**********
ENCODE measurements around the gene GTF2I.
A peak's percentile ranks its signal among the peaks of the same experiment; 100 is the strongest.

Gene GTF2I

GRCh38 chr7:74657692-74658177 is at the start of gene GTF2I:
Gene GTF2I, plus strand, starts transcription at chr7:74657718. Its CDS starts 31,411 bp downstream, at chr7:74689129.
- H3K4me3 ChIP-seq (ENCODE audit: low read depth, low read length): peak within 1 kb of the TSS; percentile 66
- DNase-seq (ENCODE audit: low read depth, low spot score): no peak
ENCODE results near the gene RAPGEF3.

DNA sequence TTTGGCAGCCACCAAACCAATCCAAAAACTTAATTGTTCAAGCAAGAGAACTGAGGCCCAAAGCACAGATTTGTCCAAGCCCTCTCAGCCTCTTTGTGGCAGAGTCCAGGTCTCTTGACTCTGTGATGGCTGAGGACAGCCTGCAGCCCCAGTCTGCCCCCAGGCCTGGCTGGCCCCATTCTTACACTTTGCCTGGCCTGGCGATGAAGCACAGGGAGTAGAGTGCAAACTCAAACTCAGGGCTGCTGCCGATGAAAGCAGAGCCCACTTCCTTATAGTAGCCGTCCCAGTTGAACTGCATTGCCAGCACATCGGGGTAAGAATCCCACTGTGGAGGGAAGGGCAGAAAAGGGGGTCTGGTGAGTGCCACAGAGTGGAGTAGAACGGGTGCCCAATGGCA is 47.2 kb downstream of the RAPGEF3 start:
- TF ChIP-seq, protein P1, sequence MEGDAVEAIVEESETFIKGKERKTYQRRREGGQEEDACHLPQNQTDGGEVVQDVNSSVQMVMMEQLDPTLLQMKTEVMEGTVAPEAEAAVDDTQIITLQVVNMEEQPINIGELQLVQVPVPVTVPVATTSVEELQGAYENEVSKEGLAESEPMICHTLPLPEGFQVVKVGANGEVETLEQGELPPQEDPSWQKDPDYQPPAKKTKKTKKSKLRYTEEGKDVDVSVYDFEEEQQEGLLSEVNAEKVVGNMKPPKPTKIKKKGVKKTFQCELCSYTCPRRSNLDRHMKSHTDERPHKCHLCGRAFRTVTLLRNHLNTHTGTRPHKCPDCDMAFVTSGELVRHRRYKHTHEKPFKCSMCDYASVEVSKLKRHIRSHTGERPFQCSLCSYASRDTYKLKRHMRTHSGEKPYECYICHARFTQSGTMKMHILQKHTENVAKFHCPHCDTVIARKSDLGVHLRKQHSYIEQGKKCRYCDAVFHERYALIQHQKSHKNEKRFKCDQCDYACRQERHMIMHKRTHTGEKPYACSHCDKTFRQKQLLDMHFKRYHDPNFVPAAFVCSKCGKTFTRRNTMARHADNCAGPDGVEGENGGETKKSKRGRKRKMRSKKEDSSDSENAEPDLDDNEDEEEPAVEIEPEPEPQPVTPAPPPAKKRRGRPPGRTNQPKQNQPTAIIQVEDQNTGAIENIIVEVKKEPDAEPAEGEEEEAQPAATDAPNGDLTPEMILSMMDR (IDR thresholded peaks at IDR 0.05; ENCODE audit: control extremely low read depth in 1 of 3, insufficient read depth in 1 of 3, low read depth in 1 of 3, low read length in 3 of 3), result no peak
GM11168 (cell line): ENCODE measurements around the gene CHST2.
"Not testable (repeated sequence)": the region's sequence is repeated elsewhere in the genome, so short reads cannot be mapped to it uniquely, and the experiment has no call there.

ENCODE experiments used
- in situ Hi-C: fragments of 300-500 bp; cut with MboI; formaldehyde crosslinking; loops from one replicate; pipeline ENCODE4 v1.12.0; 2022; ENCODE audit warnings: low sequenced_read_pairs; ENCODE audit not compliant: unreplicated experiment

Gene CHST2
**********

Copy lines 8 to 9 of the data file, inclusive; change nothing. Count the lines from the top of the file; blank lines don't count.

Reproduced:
ENCODE results near the gene RAPGEF3.

DNA sequence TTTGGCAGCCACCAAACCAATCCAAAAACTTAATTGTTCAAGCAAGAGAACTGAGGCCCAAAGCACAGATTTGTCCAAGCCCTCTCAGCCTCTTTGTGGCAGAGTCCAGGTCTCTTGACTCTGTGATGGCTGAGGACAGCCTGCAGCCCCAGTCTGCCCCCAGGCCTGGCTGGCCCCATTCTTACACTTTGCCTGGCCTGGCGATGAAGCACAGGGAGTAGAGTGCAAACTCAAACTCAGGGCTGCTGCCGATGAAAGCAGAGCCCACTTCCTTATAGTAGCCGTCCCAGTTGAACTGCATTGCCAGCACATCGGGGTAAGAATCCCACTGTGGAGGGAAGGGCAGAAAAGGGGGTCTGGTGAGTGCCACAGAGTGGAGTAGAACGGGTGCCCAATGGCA is 47.2 kb downstream of the RAPGEF3 start: